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(Peter Roome / Flickr)

Like scientists across the country, Lincoln Park Zoo’s animal experts will spend Monday’s solar eclipse carefully observing the zoo’s residents for changes in behavior.

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(Chris Bijalba / Lincoln Park Zoo)

The zoo’s newest residents are being hand-reared by keepers, and scientists will analyze their genetics as part of an international species survival plan.

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(Lincoln Park Zoo)

The young males belong to a highly social zebra species and will eventually share a habitat with the zoo’s giraffes. 

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Aje, a 2-year-old male penguin at Lincoln Park Zoo. (Todd Rosenberg / Lincoln Park Zoo)

For the first time, Lincoln Park Zoo is offering visitors a chance to get up close and personal with their African penguins. We meet three waddling, webbed-feet bachelors.

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(Lincoln Park Zoo)

Lincoln Park Zoo recently launched a web series to chronicle the latest crushes, power struggles and other dramatic twists and turns surrounding the lives of its 15 African penguins.

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(Lincoln Park Zoo)

Visitors can expect snow flurries on their next trip to the zoo, even in the middle of summer. Four snowy owl chicks hatched last month are already flapping their wings and will soon attempt to fly. 

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(Courtesy of Lincoln Park Zoo)

Four webbed-feet members of a rare and endangered duck species have a new home in Chicago.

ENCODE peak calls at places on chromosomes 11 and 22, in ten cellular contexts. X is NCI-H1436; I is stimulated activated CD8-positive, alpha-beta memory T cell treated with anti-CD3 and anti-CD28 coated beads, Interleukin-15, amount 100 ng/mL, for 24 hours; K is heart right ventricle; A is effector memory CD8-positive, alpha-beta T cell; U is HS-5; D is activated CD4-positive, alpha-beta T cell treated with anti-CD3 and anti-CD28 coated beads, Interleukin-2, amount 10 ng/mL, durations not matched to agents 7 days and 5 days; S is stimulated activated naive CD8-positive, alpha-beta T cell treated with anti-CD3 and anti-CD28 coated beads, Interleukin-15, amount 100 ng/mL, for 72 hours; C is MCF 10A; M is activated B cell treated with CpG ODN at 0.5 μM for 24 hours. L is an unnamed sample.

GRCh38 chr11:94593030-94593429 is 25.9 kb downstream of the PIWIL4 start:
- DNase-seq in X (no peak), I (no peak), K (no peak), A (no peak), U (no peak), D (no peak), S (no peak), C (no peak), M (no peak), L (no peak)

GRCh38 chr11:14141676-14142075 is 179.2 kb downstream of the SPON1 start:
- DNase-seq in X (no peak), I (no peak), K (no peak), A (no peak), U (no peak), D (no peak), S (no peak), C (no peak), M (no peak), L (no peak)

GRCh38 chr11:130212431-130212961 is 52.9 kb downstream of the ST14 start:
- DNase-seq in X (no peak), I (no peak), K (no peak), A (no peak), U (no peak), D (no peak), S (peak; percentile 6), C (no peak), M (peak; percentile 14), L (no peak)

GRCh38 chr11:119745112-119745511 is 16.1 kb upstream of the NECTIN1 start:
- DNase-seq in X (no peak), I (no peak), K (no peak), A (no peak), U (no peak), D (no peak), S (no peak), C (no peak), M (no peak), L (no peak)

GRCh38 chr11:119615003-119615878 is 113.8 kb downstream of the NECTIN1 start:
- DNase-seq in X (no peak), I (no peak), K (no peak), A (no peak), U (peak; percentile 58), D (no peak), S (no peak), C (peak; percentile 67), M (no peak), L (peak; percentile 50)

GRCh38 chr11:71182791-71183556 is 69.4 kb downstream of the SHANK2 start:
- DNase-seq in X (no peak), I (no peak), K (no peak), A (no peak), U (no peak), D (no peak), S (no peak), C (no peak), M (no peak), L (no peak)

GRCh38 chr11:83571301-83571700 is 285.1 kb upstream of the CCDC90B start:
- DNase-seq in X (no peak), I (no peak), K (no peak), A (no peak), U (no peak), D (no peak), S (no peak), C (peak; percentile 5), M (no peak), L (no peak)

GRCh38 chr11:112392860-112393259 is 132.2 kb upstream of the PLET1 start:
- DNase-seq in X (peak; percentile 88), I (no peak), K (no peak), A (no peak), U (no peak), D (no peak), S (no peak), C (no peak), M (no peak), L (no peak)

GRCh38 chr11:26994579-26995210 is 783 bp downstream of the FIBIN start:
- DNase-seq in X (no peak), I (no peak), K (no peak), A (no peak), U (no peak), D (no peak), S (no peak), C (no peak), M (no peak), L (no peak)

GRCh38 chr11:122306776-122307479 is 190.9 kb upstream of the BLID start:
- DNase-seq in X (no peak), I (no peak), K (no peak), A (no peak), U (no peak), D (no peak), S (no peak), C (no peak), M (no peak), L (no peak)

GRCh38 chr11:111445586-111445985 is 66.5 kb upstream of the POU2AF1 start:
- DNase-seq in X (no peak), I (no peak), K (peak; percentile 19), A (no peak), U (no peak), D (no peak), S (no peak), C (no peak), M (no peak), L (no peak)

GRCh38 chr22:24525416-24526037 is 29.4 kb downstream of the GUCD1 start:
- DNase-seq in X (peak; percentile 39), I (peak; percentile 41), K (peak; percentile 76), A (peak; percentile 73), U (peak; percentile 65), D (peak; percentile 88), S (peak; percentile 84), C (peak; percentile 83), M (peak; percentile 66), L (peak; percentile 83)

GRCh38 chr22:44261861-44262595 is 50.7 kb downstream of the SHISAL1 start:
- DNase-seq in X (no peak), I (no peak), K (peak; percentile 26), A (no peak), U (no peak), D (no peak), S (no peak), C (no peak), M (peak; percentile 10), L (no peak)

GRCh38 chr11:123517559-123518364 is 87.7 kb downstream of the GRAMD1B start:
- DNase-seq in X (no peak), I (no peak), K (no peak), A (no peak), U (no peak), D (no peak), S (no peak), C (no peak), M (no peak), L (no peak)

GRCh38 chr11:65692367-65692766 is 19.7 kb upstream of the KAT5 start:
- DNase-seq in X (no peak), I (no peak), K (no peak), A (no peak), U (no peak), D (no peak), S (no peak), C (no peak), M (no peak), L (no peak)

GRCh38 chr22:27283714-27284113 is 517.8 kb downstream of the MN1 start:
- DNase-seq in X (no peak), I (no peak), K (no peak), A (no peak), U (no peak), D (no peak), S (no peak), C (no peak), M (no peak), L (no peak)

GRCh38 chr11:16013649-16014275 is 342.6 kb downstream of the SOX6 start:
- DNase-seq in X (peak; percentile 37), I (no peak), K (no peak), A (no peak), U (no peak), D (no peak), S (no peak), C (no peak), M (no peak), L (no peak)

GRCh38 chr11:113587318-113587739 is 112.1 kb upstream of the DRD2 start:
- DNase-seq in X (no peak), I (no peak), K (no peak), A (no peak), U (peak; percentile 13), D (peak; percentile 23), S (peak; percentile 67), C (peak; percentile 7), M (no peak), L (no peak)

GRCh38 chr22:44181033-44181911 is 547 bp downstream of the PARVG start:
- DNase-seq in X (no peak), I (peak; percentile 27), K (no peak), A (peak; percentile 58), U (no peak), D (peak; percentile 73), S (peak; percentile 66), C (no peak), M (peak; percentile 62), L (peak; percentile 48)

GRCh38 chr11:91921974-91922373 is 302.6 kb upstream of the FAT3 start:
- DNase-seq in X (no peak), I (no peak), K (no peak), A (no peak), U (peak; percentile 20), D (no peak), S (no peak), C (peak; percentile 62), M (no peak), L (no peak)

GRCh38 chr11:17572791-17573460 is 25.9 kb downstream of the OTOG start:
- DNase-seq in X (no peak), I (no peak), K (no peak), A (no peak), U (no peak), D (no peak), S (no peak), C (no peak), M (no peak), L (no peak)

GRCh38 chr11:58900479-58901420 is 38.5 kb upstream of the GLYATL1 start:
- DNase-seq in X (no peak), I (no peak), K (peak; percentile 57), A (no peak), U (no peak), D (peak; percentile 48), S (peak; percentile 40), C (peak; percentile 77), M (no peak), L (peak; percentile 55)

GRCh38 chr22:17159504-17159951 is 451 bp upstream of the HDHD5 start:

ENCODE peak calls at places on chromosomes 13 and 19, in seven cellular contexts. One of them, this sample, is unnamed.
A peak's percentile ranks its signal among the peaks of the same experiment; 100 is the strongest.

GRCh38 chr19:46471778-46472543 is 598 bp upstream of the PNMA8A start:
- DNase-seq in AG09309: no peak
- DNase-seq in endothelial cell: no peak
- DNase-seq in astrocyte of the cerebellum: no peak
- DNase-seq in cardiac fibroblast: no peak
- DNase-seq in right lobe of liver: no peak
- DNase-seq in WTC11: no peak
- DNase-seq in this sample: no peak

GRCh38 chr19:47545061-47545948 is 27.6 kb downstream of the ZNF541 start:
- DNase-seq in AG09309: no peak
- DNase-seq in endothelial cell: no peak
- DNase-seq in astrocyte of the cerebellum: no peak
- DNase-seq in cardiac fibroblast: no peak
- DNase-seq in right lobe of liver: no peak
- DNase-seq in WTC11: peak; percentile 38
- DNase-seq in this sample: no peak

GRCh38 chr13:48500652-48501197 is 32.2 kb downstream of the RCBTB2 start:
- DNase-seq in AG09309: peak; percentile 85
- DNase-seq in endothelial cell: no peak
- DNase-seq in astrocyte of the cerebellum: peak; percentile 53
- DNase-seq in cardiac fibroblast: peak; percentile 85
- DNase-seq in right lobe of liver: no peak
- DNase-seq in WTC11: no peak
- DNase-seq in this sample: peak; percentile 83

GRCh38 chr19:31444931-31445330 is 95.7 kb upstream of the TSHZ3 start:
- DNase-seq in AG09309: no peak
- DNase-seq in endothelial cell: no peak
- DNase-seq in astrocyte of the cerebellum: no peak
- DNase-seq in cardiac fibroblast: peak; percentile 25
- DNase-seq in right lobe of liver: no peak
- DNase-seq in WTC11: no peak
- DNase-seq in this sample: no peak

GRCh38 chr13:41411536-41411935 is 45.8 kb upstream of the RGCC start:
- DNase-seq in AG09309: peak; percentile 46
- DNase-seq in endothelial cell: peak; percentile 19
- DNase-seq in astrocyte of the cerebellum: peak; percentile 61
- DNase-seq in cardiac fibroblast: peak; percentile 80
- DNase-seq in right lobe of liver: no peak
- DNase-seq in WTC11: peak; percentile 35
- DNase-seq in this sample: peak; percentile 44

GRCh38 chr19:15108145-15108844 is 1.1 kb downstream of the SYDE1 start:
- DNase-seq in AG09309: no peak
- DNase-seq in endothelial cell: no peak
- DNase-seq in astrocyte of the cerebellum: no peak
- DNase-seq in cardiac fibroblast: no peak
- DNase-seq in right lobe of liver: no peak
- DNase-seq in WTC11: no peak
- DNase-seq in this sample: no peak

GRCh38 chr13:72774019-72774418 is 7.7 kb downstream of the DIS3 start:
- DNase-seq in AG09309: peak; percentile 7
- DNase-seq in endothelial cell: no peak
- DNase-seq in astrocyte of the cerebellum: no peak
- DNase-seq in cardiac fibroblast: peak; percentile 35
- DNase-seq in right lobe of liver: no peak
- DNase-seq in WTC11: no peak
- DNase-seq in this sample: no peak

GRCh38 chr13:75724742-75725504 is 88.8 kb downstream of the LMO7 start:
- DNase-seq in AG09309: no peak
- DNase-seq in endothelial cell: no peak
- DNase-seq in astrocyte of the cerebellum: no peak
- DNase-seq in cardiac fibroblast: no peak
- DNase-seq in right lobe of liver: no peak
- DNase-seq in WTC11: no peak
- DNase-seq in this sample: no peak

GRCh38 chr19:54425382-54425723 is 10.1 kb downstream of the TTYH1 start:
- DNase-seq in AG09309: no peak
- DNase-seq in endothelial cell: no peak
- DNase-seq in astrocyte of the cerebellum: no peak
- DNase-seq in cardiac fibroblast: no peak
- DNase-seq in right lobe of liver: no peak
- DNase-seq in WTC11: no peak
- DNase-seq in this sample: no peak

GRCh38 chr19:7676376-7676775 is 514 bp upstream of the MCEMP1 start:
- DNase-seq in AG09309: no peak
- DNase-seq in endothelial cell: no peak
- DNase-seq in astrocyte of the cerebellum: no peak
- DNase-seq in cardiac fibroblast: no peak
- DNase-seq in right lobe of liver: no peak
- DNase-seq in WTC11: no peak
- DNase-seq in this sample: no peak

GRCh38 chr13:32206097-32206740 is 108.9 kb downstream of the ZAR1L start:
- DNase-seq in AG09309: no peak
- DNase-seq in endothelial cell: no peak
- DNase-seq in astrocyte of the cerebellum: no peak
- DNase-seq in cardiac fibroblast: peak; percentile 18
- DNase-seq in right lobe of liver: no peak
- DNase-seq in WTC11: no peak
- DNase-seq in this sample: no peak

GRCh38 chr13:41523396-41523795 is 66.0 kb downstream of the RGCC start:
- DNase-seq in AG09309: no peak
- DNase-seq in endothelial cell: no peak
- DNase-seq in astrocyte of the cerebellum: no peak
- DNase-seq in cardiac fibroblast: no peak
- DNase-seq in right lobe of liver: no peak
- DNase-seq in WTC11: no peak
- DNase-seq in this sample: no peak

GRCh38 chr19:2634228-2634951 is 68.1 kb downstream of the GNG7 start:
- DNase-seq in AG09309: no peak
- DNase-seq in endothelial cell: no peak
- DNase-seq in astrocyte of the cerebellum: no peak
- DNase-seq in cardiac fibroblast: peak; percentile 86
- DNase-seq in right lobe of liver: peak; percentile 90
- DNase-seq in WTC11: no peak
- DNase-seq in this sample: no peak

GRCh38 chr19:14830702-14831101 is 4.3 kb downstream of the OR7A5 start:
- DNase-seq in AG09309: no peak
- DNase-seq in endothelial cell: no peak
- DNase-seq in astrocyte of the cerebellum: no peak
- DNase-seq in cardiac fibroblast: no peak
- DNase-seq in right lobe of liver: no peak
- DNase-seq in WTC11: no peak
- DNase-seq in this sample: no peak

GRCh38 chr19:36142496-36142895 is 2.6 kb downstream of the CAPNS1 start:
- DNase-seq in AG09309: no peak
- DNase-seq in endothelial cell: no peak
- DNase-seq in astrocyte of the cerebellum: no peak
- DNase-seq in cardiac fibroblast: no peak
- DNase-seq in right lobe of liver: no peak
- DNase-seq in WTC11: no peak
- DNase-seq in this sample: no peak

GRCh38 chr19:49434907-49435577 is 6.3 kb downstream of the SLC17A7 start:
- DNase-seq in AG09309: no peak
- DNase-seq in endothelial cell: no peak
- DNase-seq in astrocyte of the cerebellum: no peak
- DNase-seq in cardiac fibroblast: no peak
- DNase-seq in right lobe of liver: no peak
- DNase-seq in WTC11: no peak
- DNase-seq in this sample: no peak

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(Wisconsin Department of Natural Resources / Dan Nedrelo)

Life as an amphibian is no easy hop through the woods. Why Chicago scientists are measuring levels of cortisol (the stress hormone) in Lake County frogs.

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(Center for Biological Diversity / Lori Lieber and Shawn DiCriscio © 2015)

Lincoln Park Zoo will give away hundreds of condoms this week as part of a nationwide outreach program to draw attention to the link between human population and endangered species.

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(Courtesy of Lincoln Park Zoo)

For the first time in two years, Lincoln Park Zoo welcomed the birth of piglets. Visitors can see the seven baby pigs, along with their mother, at the Farm-in-the-Zoo exhibit.

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(Anne Brooke / U.S. Fish and Wildlife Service)

Microphones placed across the Chicago area by the Lincoln Park Zoo are tracking the return of bats to the region this spring. 

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(Tanya Martinez / Puerto Rico Department of Natural and Environmental Resources)

Experts in Chicago are working to save one of the world’s most endangered birds. 

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A group of coyotes captured by a motion-detected camera in Chicago. (Courtesy of Lincoln Park Zoo)

Since 2010, the zoo’s Urban Wildlife Institute has used motion-detecting cameras and acoustic monitoring equipment to record and document animals roaming through the city.

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(Todd Rosenberg / Lincoln Park Zoo)

Siku the polar bear wants a floating stone. Bella the baby guerilla wants carrots. The holiday season has passed, but Chicago zoo animals are still hoping for gifts.

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The newest resident of the Lincoln Park Zoo weighs 1,000 pounds and stands 9 feet tall. Meet Siku, a 6-year-old polar bear.

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The eastern massasauga rattlesnake, also known as the “swamp rattler,” produces venom more toxic than most other rattlesnakes.